Low-income strivers—impoverished families who work hard to climb the ladder to the middle class—may be the most underserved population in America today.
In few realms is that more evident than in education reform. For twenty years, national policies have focused largely on the lowest-performing students, often to the detriment of their higher-achieving, low-income peers. Many cities—including Chicago, Philadelphia, and Syracuse—have recently made a goal of reducing the number of school suspensions and other tough-love approaches to school discipline, with little concern for the impact on the kids who come to school ready to follow the rules. These efforts have received vocal support from the Department of Education. Policymakers and educators say they that are doing this in the name of equity. But when everyone in a school is harmed by some students' unruly behavior, it’s a strange notion of fairness.
Imagine that we wanted to prioritize the needs of low-income students who demonstrated a willingness to work hard and the aptitude to achieve at high levels—the kids with the best shot to use a solid education to put poverty behind them. What might we do?
First, we would put in place “universal screening” tests to look for gifted students in elementary schools. We would ask all schools, including those with a high percentage of poor students, to identify at least 10 percent of their students for special programs, then offer those kids the opportunity to spend part of their day going deeper into the curriculum with their high-achieving peers. A recent study by David Card of the University of California, Berkeley and Laura Giuliano of the University of Miami demonstrated that this sort of approach is particularly effective for high-achieving, low-income students.
By middle school, we would embrace tracking so that poor, bright students would have access to the same challenging courses that affluent high-achievers regularly enjoy. These courses are essential if young people are going to get on a trajectory for success in high school and college.
Finally, we would ensure that schools were safe and orderly places to be—balancing the educational needs of disruptive students with the equally important needs of their rule-abiding peers.
Here’s the sad truth: In most cities, we do very few of these things. This is in large part because many progressives are convinced that any sort of tracking is classist and racist; that it amounts to giving up on certain kids. (Even as they work to ban the practice, political leaders in the poorest neighborhoods are ironically asking for more schools for the gifted and talented.) Most accountability systems still work on getting low-performing students up to basic proficiency in reading and math, rather than pushing schools to help all students get as far as they can.
Meanwhile, discipline “reforms” are focused overwhelmingly on reducing punishments, with almost zero attention paid to the potential downside for learning in the classroom. As common sense—and solid research—tells us, that downside is real. A study by Public Agenda found that 85 percent of teachers and 73 percent of parents felt the “school experience of most students suffers at the expense of a few chronic offenders.” Research published by the National Bureau of Economic Research showed that when disruptive students from New Orleans landed in Houston schools after Katrina, they “increased native absenteeism and disciplinary problems.”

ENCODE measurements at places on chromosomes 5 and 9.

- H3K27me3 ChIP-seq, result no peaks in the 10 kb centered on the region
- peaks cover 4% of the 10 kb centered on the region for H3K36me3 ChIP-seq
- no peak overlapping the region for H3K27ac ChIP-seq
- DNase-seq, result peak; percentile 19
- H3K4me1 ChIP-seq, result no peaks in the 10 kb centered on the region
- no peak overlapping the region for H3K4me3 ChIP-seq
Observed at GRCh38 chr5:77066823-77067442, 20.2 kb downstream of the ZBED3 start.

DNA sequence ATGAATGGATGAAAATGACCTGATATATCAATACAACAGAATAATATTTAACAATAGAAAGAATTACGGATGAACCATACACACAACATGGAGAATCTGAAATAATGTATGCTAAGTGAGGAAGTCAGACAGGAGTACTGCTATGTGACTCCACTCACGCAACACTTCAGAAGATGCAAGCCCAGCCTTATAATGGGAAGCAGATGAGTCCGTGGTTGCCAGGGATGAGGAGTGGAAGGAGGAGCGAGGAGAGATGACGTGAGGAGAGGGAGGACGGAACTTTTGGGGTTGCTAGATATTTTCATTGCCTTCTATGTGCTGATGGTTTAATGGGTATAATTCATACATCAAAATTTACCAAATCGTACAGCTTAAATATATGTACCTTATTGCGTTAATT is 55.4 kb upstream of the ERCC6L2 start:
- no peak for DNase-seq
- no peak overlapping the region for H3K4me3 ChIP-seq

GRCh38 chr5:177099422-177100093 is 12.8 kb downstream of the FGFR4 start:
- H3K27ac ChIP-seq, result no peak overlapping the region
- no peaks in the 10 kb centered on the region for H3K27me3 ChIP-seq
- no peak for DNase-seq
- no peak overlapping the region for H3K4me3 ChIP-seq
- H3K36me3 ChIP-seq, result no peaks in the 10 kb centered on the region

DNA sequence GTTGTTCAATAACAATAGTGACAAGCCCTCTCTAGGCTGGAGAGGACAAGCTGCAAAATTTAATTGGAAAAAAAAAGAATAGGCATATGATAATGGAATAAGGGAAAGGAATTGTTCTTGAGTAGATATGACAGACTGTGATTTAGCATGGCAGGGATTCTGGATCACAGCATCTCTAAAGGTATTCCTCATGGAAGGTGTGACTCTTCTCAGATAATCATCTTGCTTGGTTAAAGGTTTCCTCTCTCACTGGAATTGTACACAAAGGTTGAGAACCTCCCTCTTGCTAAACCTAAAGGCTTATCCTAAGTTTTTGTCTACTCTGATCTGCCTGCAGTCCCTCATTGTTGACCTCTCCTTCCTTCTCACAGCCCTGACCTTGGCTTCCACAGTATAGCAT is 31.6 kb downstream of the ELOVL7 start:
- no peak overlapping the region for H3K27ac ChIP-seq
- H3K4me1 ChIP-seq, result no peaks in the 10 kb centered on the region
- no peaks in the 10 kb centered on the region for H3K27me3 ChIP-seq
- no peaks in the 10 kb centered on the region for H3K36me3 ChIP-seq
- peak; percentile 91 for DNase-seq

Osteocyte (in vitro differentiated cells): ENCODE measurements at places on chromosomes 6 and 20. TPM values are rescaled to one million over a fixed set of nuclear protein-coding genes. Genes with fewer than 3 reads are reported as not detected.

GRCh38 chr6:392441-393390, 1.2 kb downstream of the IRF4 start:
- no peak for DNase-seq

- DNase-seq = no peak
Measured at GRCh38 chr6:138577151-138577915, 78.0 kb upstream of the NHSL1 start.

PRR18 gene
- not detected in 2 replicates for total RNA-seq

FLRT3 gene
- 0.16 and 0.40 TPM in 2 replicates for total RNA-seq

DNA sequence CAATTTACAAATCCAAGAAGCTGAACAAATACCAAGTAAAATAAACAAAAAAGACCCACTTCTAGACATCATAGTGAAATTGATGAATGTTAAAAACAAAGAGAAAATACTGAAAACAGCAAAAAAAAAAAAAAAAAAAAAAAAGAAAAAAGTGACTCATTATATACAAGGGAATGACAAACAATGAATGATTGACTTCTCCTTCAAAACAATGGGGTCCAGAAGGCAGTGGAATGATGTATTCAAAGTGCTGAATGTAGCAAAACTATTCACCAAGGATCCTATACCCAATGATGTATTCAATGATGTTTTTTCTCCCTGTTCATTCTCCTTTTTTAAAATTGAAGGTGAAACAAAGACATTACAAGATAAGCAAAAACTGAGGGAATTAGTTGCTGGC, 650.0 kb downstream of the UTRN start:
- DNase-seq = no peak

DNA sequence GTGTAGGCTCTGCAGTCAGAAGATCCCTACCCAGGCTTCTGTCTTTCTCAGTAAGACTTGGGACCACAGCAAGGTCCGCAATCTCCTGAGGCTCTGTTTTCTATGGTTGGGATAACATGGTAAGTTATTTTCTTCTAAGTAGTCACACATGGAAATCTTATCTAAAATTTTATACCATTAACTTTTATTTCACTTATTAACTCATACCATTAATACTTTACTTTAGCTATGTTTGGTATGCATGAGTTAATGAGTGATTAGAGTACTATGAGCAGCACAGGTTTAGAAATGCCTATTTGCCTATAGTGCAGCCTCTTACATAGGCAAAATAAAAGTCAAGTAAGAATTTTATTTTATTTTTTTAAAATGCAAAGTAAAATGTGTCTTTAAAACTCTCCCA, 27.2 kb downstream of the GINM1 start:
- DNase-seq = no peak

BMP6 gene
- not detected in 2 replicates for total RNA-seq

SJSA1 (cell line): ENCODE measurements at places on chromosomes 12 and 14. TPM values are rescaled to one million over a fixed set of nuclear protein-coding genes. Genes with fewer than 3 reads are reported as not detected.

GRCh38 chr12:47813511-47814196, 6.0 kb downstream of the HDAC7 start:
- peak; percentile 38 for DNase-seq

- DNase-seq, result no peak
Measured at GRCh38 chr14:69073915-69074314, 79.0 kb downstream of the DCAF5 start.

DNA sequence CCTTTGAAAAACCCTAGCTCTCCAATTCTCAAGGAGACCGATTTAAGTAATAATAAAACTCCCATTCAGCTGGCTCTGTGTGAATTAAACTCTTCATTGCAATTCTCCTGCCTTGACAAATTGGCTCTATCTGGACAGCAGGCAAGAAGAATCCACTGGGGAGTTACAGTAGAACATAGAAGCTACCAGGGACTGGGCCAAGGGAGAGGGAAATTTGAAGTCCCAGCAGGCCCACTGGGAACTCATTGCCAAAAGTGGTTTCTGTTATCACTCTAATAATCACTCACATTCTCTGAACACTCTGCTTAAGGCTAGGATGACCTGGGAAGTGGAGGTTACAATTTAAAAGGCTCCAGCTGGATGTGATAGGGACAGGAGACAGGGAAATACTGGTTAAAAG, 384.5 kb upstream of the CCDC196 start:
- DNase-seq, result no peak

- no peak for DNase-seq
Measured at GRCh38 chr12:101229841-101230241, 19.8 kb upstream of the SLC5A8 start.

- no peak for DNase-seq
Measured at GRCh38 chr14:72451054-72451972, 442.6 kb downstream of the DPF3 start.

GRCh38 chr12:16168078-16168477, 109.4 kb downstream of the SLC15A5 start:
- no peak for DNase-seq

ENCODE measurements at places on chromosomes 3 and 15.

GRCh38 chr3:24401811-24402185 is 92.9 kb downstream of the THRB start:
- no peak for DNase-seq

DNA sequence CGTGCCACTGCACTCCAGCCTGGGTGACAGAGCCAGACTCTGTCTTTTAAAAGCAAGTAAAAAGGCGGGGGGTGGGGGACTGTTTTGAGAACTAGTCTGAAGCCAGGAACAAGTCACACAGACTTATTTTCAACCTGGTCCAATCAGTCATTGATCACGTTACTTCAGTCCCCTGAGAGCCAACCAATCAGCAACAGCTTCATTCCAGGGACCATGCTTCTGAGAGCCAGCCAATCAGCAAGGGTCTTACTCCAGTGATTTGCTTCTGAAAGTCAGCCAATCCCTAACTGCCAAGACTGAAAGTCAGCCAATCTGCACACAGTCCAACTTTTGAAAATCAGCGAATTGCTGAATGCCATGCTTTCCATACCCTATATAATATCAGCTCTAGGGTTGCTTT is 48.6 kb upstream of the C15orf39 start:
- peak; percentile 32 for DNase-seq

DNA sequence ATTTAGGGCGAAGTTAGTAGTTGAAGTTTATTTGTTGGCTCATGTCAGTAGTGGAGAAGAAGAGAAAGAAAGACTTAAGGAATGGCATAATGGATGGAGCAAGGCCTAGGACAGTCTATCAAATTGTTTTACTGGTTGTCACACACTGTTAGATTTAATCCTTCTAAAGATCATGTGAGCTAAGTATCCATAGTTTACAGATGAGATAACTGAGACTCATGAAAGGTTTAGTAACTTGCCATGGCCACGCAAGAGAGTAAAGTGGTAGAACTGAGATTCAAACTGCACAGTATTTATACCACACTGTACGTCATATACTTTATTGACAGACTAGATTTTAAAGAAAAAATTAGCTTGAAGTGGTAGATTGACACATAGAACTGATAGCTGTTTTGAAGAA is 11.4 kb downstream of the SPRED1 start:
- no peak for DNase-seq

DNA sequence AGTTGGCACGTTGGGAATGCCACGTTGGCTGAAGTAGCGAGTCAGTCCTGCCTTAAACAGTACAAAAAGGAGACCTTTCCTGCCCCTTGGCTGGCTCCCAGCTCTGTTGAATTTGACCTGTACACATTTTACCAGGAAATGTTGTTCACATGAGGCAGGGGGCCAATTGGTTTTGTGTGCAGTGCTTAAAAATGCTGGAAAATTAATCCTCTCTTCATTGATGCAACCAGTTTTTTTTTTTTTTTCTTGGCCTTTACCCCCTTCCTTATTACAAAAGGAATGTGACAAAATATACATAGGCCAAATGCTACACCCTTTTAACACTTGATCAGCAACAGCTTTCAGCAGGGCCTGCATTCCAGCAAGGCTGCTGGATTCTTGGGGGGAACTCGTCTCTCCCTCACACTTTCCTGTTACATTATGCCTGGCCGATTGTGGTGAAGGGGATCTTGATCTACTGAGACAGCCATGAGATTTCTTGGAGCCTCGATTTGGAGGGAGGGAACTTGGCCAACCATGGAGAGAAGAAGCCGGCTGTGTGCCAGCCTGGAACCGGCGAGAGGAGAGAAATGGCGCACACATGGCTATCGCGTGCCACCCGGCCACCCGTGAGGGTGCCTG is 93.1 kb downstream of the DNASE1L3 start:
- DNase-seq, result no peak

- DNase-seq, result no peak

Frustrated that the traditional public schools aren’t willing to prioritize their children’s needs, many low-income strivers have turned to high-quality charter schools instead. But now those are under attack, too. Both the PBS Newshour and the New York Times have recently presented highly critical coverage of Success Academies, charter schools in New York City that have shown excellent results in improving student performance. The reports focused on the academies' suspending students aggressively and pushing out chronic disrupters. There were similar controversies over the relatively high rates of suspensions and expulsions at charters in Chicago and Washington in recent years.
The casual observer might wonder: What’s wrong with that approach? Why not ensure that schools are safe places to be? If the Success Academies and schools like them didn’t exist, many of those hard-working, high-achieving students would be in chaotic, low-performing public schools. Don’t their needs count?
Our public schools are intended to help all students achieve their potential. By all means, we need to find ways to better serve students facing behavioral challenges, who are often dealing with difficult situations at home. (Specialized alternative schools are often the best option.) Trying to boost the performance of the lowest-achieving kids is simply the right thing to do; kids who grow up illiterate or innumerate have little hope for success in life.
But the bulk of the attention can’t go just to the toughest cases. Poor children who are ready to study, learn, and follow the rules deserve the resources and opportunities to flourish. If the public school system is unwilling or unable to provide them, then charter schools should be allowed and encouraged to do so—even if that means cracking down on the students who ruin it for the rest.
Editor’s note: A slightly different version of this article originally ran on Bloomberg View.